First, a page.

Understanding the NHibernate Type System

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Understanding the NHibernate Type System

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This article is taken from NHibernate in Action from Manning Publications. This article delves into the NHibernate type system. For the table of contents, the Author Forum, and other resources, go to http://www.manning.com/kuate/.

It is being reproduced here by permission from Manning Publications. Manning ebooks are sold exclusively through Manning. Visit the book's page for more information.

Softbound print: February 2009 | 400 pages
ISBN: 1932394923


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Entities are the coarse-grained classes in a system. You usually define the features of a system in terms of the entities involved: “the user places a bid for an item” is a typical feature definition that mentions three entities - user, bid and item. In contrast, value types are the much more fine grained classes in a system, such as strings, numbers, dates and monetary amounts. These fine grained classes can be used in many places and serve many purposes; the value type string can store email address, usernames and many other things. Strings are simple value types, but it is possible (but less common) to create value types that are more complex. For example, a value type could contain several fields, like an Address.

So how do we differentiate between value types and entities? From a more formal standpoint, we an say an entity is any class whose instances have their own persistent identity, and a value type is a class who’s instances do not. The entity instances may therefore be in any of the three persistent lifecycle states: transient, detached, or persistent. However, we don’t consider these lifecycle states to apply to the simpler value type instances. Furthermore, because entities have their own lifecycle, the Save() and Delete() methods of the NHibernate ISession interface will apply to them, but never to value type instances. To illustrate, lets consider Figure A.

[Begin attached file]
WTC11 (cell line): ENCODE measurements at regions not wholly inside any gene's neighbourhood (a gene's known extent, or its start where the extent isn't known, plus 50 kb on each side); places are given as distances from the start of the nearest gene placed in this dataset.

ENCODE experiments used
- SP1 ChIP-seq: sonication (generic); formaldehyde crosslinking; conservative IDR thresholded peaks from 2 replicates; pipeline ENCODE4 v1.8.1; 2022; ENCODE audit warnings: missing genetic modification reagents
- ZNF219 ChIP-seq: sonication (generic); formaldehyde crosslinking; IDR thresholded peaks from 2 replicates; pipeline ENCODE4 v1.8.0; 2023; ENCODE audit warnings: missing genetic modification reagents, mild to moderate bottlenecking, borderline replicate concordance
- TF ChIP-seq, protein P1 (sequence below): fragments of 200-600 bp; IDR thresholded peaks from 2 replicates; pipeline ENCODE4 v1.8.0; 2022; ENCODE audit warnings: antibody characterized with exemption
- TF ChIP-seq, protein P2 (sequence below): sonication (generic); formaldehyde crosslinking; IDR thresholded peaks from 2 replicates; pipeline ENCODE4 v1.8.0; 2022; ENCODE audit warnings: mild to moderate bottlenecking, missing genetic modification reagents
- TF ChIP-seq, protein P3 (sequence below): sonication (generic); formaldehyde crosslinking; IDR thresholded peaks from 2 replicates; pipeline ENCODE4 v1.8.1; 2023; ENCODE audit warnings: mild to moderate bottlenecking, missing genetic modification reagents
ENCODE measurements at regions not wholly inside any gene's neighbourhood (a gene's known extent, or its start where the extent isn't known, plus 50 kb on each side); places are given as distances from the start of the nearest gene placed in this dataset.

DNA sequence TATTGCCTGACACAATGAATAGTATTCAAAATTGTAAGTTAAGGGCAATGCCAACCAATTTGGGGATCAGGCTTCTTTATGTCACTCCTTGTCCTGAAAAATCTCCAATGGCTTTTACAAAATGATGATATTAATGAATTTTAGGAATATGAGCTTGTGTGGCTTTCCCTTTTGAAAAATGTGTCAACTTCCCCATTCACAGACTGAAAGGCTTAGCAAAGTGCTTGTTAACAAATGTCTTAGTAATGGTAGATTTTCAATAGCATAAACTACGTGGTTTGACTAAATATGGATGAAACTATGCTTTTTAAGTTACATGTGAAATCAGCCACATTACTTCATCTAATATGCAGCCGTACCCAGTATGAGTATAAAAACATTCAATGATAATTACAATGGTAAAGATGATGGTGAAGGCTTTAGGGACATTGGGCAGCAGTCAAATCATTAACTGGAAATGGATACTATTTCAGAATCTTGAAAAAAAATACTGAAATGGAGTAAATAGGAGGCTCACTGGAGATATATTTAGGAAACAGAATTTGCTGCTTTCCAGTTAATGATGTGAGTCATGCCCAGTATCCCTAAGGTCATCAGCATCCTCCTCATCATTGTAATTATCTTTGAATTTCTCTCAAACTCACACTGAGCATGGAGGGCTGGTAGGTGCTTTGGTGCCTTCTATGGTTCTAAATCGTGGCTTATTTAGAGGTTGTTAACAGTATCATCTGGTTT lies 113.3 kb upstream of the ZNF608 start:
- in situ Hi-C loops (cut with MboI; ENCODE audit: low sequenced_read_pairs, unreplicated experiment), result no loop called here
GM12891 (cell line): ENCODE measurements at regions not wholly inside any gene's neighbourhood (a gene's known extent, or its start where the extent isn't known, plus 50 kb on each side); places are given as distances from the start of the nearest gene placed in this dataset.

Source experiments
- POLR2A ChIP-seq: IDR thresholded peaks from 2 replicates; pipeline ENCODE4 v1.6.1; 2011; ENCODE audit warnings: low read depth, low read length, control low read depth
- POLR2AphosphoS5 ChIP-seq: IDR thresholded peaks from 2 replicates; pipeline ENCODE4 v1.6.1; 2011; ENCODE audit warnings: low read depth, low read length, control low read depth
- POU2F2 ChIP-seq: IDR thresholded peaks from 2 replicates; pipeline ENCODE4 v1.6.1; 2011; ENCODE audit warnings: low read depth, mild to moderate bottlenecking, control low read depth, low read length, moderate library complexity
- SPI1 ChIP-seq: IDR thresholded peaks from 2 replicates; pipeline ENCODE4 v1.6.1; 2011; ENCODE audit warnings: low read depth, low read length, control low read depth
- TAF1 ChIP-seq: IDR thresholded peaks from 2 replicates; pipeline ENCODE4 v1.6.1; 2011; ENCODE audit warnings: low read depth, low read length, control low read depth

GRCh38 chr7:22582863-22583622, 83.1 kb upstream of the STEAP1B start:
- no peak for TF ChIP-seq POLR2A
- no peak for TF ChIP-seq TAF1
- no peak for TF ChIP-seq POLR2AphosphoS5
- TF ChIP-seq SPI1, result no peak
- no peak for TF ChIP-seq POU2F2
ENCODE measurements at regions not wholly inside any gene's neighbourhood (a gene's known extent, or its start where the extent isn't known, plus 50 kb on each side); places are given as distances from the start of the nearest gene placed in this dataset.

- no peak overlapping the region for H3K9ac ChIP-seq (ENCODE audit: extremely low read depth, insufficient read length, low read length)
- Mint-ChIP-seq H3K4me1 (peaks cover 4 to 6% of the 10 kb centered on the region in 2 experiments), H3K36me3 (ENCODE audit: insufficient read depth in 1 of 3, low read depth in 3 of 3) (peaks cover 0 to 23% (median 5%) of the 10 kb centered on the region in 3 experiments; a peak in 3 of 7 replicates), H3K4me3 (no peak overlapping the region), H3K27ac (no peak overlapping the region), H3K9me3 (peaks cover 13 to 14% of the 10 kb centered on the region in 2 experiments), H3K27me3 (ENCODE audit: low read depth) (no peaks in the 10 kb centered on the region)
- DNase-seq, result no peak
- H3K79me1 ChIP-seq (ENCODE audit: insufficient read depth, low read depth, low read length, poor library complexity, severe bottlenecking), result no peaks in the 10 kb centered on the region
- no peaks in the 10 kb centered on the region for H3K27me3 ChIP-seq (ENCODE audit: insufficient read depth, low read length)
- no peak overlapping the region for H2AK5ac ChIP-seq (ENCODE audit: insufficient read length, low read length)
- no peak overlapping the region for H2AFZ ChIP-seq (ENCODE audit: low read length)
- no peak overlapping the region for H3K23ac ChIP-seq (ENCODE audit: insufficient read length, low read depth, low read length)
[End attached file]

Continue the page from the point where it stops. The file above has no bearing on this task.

Figure A – An order entity with TotalAmount value type

Order Entity

TotalAmount is an instance of value type Money. Because value types are completely bound to that their owning entities, TotalAmount is only saved when the Order is saved.

Associations and Value Types

As we said, not all value types are simple. It’s possible for value types to also define associations. For example, our Money value type could have a property called Currency that is an association to a Currency entity as shown in figure 6.1.2

Figure B – The Money value type with association to a Currency entity.

Money and Currency

If your value types have associations, they must always point to entities. The reason is that, if those associations could point from entities to value types, a value type could potentially belong to several entities, which isn’t desirable. This is one of the great things about value types; if you update a value type instance, you know that it only affects the entity that owns it. For example, changing the TotalAmount of one Order simply cannot accidentally affect others. So far we’ve talked about value types and entities from an object oriented perspective. To build a more complete picture, we shall now take a look at how the relational model sees value types and entities, and how NHibernate bridges the gap.

Bridging from objects to database